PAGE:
On a team sport like baseball, there's always inter-team competition, like for highest batting average or fewest errors or whatever. I can assure you, at least I think I can, that when you're neck and neck with somebody else on the team for the highest batting average, and you're 0-for-4 in a game your team is behind or ahead by five runs in the ninth and there are two outs, two runners on, and the guy you're tied with is up, you don't necessarily want him to get a hit. Better he walks and whoever is up next gets the winning hit. These are the evil mind-games that competition plays, how it drags you down as a human in your weakest moments.
Imagine how it is at the Olympics, where post-Olympic endorsements and jobs are at stake. In some cases you probably have to change your personality, because potential sponsors want you to be bursting with the vibe that'll strike a chord with their customers. Or they want to associate themselves with a hip snowboarder because their business is fuddy-duddy otherwise. Their customers are aging and dying off or just not buying enough product anymore, so they hire the snowboarder to get in with the teens and twenty-somethings.
Competition among manufacturers has a parallel effect. First things get better as one learns from another, and good ideas combine until everybody has good cameras or bikes or whatever. Then, after the widgets are, let's be real, as good as they need to be for anything, the competition among manufacturers continues and bikes get super weird, impractical, ugly, and dangerous. Carbon bikes are the best example, and going for lightness beyond any practical amount of it:
I assumed it was carbon, but have been corrected. It's 3D printed titanium. Still too light.
Would the team pursuit be less exciting a race if everybody rode, instead of 16lb bikes, 21lb bikes with steel forks and aluminum handlebars and aluminum rims? Or even 30-lb bikes. A close race is a close race, and they're still gonna go fast. Give 'em gear that won't brake and is more accessible to all, not secret stuff developed by military think-tanks by a team of scientists sworn to secrecy. It's been close to that. The gear-emphasis is how unathletic designers and mfrs can feel like some of the medals are theirs.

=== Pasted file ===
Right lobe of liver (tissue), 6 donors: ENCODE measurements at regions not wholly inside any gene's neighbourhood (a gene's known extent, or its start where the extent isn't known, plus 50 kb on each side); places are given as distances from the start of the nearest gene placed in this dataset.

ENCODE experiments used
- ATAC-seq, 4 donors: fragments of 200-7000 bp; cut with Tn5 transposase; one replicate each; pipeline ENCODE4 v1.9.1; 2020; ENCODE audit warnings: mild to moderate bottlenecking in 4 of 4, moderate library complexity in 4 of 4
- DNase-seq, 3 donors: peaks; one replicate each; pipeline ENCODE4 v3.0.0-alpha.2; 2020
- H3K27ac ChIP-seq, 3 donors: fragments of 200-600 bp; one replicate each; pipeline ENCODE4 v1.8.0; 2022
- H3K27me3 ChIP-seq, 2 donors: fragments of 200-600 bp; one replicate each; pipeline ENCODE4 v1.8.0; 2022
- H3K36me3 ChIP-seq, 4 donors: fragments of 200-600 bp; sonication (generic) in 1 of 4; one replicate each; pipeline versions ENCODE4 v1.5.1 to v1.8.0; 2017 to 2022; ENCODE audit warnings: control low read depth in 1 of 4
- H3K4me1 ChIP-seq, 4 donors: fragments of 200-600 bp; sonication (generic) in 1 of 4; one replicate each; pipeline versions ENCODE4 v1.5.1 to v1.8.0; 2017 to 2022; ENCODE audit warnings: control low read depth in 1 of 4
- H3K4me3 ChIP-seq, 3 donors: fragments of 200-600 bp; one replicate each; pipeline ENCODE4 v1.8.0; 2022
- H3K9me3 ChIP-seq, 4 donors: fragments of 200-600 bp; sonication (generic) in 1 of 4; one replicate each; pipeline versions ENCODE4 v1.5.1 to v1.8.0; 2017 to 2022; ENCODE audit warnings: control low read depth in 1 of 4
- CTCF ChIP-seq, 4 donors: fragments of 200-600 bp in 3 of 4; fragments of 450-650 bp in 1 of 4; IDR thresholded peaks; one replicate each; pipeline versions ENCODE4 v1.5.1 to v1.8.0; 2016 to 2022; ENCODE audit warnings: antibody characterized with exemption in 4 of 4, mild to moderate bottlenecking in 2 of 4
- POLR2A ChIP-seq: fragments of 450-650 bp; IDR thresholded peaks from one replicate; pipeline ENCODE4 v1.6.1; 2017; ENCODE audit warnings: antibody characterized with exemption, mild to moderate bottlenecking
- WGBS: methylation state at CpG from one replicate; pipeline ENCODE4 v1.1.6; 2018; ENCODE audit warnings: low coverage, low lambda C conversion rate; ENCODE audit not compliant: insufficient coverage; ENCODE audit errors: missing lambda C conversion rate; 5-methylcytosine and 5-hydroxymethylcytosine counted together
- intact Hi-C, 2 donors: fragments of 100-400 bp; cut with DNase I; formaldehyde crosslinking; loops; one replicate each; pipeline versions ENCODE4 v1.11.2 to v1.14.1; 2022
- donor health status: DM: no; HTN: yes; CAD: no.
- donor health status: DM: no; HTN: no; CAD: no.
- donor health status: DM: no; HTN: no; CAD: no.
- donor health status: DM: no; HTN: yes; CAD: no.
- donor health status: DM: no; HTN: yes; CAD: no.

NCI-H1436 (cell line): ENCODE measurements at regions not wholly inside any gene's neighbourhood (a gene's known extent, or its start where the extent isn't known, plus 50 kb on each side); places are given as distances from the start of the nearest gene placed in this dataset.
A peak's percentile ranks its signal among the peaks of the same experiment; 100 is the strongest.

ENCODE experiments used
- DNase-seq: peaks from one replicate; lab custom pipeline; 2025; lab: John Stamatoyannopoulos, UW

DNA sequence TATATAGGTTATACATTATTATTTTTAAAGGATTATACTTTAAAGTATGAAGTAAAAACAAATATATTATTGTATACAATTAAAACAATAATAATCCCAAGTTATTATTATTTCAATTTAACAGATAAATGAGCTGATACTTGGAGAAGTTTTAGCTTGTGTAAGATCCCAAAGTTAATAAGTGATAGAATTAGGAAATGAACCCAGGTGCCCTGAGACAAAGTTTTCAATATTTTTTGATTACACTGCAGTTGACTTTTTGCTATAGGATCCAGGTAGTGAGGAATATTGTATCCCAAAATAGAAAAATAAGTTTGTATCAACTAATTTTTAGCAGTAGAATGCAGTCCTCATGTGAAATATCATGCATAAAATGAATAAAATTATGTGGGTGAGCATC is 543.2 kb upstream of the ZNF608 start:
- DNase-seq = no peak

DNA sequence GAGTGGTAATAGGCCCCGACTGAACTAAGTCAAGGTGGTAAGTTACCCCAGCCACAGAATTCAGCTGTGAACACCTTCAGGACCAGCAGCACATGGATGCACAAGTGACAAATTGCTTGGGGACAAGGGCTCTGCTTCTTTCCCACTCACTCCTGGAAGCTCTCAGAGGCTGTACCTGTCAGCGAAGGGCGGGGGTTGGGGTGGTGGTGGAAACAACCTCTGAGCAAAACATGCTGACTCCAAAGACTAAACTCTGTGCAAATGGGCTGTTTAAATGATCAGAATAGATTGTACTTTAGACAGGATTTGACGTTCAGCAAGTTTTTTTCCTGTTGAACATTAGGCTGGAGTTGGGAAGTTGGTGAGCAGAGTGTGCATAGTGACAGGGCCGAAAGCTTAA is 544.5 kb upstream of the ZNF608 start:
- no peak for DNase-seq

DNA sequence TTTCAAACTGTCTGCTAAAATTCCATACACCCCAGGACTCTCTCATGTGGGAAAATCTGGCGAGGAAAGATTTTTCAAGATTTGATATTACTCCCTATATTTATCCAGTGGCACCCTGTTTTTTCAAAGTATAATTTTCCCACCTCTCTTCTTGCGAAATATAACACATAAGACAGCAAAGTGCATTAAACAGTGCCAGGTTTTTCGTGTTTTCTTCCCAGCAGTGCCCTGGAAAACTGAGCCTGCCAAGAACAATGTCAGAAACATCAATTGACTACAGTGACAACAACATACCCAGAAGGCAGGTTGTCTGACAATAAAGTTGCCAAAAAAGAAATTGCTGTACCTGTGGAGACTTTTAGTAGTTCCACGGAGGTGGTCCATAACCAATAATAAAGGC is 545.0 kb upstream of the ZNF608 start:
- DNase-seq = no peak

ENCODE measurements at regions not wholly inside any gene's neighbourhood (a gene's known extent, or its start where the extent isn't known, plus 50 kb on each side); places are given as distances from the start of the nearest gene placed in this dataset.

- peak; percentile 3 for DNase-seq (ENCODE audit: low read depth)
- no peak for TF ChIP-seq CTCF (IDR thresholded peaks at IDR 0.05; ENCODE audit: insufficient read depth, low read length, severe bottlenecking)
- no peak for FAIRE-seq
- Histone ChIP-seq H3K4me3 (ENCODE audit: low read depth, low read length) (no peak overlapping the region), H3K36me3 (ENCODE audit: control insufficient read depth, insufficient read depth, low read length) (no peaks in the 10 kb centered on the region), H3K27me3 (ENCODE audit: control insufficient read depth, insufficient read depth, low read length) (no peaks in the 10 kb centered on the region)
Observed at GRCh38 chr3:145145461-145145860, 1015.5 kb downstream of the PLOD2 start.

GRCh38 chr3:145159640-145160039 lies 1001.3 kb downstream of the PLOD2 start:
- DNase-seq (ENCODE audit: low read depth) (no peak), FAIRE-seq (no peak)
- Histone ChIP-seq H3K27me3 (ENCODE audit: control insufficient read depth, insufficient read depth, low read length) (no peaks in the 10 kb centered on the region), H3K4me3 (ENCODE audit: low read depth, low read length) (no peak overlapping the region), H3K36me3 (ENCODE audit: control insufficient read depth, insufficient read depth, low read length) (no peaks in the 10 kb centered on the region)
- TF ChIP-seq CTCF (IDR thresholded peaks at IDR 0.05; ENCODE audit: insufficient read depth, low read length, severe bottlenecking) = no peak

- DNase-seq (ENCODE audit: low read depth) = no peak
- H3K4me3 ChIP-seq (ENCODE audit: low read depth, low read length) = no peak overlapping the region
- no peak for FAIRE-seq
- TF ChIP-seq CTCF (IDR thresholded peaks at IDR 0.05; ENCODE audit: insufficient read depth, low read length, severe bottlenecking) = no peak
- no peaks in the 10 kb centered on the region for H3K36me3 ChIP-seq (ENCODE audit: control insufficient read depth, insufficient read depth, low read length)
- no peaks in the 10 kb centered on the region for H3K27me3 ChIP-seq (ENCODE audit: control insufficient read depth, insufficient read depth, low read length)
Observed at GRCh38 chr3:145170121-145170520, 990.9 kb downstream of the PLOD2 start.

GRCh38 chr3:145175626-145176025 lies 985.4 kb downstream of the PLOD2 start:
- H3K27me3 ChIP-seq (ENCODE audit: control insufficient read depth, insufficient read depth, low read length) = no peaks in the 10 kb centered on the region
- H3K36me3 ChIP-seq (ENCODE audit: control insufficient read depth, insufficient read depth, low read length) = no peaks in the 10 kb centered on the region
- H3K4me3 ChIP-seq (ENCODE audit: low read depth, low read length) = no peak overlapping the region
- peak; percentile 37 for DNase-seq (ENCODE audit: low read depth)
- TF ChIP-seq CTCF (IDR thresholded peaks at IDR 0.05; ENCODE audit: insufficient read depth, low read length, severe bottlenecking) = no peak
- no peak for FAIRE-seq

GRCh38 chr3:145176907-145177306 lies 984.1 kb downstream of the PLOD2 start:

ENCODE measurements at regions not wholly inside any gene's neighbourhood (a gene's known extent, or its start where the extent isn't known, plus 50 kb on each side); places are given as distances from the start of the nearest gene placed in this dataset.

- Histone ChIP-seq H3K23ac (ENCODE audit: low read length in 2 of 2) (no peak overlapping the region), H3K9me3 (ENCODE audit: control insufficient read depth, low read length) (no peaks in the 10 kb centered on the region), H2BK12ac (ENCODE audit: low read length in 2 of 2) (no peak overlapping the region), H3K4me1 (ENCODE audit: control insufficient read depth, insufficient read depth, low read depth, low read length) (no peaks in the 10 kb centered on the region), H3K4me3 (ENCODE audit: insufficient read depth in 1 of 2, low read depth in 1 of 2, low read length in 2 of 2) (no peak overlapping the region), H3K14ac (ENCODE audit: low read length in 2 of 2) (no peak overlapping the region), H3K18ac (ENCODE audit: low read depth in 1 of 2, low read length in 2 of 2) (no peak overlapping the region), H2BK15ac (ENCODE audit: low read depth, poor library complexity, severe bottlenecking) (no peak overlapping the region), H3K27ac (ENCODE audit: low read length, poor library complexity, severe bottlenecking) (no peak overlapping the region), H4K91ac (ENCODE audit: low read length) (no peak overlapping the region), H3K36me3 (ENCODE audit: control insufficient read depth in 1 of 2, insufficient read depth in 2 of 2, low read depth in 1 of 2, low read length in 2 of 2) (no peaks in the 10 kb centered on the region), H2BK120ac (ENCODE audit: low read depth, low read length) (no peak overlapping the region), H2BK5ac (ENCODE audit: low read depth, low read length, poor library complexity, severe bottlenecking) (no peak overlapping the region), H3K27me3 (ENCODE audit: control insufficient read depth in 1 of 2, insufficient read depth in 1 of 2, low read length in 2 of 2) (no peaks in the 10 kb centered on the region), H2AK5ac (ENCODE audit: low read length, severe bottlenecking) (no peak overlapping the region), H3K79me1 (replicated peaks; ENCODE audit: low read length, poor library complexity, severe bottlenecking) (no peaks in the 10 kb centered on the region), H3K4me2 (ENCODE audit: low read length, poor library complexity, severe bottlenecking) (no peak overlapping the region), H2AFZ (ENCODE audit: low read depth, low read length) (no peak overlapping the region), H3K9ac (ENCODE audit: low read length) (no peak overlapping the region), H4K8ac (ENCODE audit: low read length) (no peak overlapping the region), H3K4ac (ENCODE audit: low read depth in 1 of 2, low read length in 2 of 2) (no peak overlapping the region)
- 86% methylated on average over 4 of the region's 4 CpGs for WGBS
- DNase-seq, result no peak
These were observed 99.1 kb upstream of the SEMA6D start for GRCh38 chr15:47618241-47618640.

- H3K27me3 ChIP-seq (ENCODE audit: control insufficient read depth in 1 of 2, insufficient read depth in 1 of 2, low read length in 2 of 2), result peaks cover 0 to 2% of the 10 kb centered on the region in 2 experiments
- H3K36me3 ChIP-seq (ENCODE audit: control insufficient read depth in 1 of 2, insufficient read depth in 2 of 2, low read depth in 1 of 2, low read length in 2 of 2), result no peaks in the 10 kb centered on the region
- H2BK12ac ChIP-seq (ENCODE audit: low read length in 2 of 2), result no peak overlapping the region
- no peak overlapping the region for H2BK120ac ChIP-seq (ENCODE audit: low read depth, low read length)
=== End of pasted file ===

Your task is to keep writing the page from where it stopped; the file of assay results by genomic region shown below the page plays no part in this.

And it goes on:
My own feel-good Olympic happenings are, in random order:
1. Simone Biles saying NO, which may have combo-saved her sanity, saved her body, and opened the door to Suni Lee, the Hmong girl, and saved future athletes from sucking it up to their peril. Has competition been good to Simone Biles? Moneywise yes; in every other way, maybe not. Her NO moment was a huge personal growth episode that took her from a puppet to a person, and way to go. The most important bronze medal ever one, the one better than any gold.
2. Guess who won the men's Rugby gold? New Zealand, famous for its ruggers? England, the U.S., Russia or whatever it's going by these days? Ireland, Scotland, famous for oversized athletic beer-guzzling white guys?
Fiji, according to my expert sources, is smaller than New Jersey, which means just about nothing to us Californians. That's why we're so hated. But Fiji won the gold in 2016, too, so I guess, to my eternal disappointment, it wasn't a shock that the won this time, too. Maybe Fiji's athelete-development tactics are like China's, but with a Coral Sea twist.
3. Lydia the 17-year old Alaskan who won a gold in one of the events.
SWIMMING seems like a fairly big sacrifice of personal and family time. It's super popular, so it's rewarding enough to be maintained, but it still seems like a lot of time removed from the action. Katie Ledecky has been at it a while. I'm glad for her, maybe she'll get the endorsement stuffs, but it seems to me that swimming, more than any other sport, dunks you underwater and takes you out of the experience of life more than any other sport.
The hours/years, the driving, the personal and family sacrifices, the repetition, and it's not like you can talk to anybody. It's not like the thrill of being fishlike remains. It's not like you can contribute even your presence or the most minor anything else to anybody else while you're doing it. It takes personal and family focus to pull off, and maybe it's worth it for the family and the family's swimmer.